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Civil lawsuit targets humane society, county commission

Randolph County couple seeks return of dog, along with damages

April 14, 2012
By Brad Johnson Senior Staff Writer , The Inter-Mountain

A Randolph County couple has filed a civil lawsuit against the county humane society, the county dog warden and the county commission, demanding the return of their dog.

The suit also alludes to a supposed conspiracy, implying that the Randolph County Humane Society seizes pets in order to sell them to animal rescue organizations outside the state.

The lawsuit, filed March 19 in Randolph County Circuit Court, states that Verda B. Wiseman and Charles E. Wiseman are the owners of Nikki, a 9-year-old female boxer mix. On Feb. 3, the dog was on the porch of a neighbor, Archie Hoover, a quarter of a mile from the Wisemans' property, when Dog Warden Jim Cain seized Nikki and took her to the humane society's animal shelter, according to the suit.

Article Photos

The Inter-Mountain photo by Beth Christian Broschart
Verda Wiseman, her granddaughter and other members of her family picket the Randolph County Animal Shelter in February in hopes of getting their dog back home.

The Wisemans went to the shelter later that day to claim the dog, but received a "hostile reception" from Cain, who told them that if they requested the return of the dog, they would be charged with three misdemeanor violations, arrested and fined more than $600, the suit claims. The Wisemans said they did not have that much money and left.

The Wisemans "were treated as common criminals," the suit alleges, adding that the couple "have never been charged with any offenses related to that dog before or after Nikki's abduction."

On Feb. 4, Hoover asked to adopt the dog, but when he returned to the shelter on Feb. 8, he was "advised by Cain, 'I have changed my mind. That dog is going to New York,'" the suit claims.

According to the filing, the Wisemans had their adult daughter, Amanda Shook, go to the shelter and ask to adopt a dog fitting Nikki's description. She was allegedly told, "There is no such dog available."

The suit states that the Wisemans believe their dog, which has an alleged market value of approximately $500, was taken from the shelter and given to an animal rescue organization. The filing states that the couple has researched websites for animal rescue organizations and found that "animals are being advertised for substantial sums in what appears to them to be a profit-making scheme."

The Wisemans "cannot yet prove what, if any, material benefit Mr. Cain gains by having these animals removed from the state and sold elsewhere. They suspect, from the unusual behavior, that the benefit to him is material," the suit states.

The couple "cannot yet prove, but suspect, that dozens of animals are being taken from the state of West Virginia, to geographical areas of greater economic prosperity, and being sold under the guise of 'rescuing' the animals, when some of these animals have loving owners who simply cannot afford to pay extortionate fees to recover their animals," according to the lawsuit.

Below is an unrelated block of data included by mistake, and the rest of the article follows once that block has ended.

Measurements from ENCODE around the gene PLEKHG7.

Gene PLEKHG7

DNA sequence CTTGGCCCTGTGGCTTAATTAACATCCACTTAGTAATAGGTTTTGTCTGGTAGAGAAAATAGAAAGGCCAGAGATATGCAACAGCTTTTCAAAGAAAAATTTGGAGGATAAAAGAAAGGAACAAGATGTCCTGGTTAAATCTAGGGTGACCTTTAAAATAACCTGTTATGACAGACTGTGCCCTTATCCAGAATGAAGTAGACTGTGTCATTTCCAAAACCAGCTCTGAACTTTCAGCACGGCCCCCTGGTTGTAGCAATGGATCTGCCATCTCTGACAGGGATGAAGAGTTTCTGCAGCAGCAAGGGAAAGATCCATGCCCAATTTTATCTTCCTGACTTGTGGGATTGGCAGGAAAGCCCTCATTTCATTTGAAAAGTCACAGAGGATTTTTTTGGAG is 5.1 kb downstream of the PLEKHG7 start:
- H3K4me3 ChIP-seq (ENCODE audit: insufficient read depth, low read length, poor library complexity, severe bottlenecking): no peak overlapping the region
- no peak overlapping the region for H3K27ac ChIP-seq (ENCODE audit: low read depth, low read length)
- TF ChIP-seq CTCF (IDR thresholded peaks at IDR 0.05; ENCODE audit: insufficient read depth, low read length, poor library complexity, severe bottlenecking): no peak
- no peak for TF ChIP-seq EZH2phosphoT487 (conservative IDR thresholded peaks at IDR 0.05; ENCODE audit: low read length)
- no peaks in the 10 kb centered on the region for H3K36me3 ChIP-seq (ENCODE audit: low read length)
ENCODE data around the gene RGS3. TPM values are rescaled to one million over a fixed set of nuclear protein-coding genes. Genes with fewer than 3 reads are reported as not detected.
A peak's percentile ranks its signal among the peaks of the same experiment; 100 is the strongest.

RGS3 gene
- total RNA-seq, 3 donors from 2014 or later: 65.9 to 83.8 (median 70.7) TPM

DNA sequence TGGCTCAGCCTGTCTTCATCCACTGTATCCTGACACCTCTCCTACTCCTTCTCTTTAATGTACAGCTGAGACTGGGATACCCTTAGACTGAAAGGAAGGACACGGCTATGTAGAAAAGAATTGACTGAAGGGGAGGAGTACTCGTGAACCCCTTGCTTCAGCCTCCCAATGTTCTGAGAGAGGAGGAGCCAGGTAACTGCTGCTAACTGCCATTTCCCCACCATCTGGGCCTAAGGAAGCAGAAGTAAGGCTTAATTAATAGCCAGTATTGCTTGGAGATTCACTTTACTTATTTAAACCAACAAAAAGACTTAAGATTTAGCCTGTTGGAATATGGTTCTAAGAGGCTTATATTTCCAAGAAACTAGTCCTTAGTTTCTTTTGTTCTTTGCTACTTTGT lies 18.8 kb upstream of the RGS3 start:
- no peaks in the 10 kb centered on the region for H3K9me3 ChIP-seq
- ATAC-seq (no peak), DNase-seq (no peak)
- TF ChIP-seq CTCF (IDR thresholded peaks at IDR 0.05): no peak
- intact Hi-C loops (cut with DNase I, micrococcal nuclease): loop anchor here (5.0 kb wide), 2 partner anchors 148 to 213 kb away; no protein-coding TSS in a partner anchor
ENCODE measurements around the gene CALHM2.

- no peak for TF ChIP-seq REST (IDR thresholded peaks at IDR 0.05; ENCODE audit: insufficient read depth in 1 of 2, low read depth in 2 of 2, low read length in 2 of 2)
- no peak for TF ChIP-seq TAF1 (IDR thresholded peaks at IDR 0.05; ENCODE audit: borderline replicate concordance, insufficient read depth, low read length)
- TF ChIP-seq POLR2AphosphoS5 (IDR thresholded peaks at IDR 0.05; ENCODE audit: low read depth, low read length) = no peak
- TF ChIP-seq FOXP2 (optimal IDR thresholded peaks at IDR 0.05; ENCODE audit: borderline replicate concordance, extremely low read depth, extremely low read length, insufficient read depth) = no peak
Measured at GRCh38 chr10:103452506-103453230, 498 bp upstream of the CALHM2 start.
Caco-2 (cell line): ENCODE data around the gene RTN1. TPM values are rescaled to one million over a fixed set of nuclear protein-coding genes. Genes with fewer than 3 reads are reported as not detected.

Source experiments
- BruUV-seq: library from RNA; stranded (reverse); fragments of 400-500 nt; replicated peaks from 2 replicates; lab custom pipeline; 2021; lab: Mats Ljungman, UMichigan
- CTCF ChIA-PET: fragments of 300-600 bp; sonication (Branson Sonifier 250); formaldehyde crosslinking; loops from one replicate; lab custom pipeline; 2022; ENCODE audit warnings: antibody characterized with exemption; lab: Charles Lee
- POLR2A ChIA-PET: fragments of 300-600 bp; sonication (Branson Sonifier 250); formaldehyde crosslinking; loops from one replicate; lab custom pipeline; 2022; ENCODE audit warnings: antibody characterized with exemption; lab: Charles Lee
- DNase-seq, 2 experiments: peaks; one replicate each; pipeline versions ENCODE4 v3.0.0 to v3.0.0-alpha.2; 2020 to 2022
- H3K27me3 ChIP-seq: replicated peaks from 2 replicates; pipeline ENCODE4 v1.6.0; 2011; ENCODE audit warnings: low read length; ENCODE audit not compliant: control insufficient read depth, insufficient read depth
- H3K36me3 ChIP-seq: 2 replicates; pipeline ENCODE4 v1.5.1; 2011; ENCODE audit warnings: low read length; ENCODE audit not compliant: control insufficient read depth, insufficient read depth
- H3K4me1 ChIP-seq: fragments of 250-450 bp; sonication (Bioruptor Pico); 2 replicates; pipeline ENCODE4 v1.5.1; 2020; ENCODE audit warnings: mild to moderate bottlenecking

"Surely the county commission and the dog warden have enough abandoned strays to look out for than to take beloved, well-cared-for animals from their legal owners," the suit states.

The list of defendants in the suit include Cain; the Randolph County Humane Society and its manager, Kelly Scheidegger; Marla Kostakos, listed as the president of the humane society; the Randolph County Commission and the individual county commissioners, Mike Taylor, Joyce Johns and Chris See; and PetSmart Inc., PetSmart Charities Inc. and PetSmart Charities Rescue Waggin' Program.

The Rescue Waggin' program is a non-profit organization which gathers animals from shelters, including the Randolph County Animal Shelter, and transports them to shelters where there are a lack of adoptable animals.

The Wisemans are represented by attorney J. Burton Hunter of Buckhannon.

The suit seeks "the immediate return of Nikki in the same condition she was in when stolen" as well as "reasonable damages" for emotional distress and mental anguish, and exemplary and punitive damages.

The suit also requests that "an order be entered upon a full hearing enjoining and prohibiting the Randolph County Humane Society from doing business with PetSmart Charities Rescue Waggin, or Jim Cain; and from seizing any animals in Randolph County, and from the removal of any other animals in Randolph County, without due process."

The Wisemans and their three young grandchildren staged a picket outside the Randolph County Animal Shelter in February.

Scheidegger told The Inter-Mountain at the time that the Wisemans had received several warnings about letting the dog run free, and that a neighbor had filed a complaint. The dog had no rabies or tax tags, which led to the citations, officials said.

Scheidegger said in February that Cain refused to allow Hoover to adopt the dog because Hoover and the Wisemans are neighbors. "Cain said he felt Hoover was getting the dog for the owners and trying to avoid paying the citations," Scheidegger said.

Officials said in February that the dog had been "sent out to rescue" because the five-day waiting period had expired and the dog had not yet been adopted.



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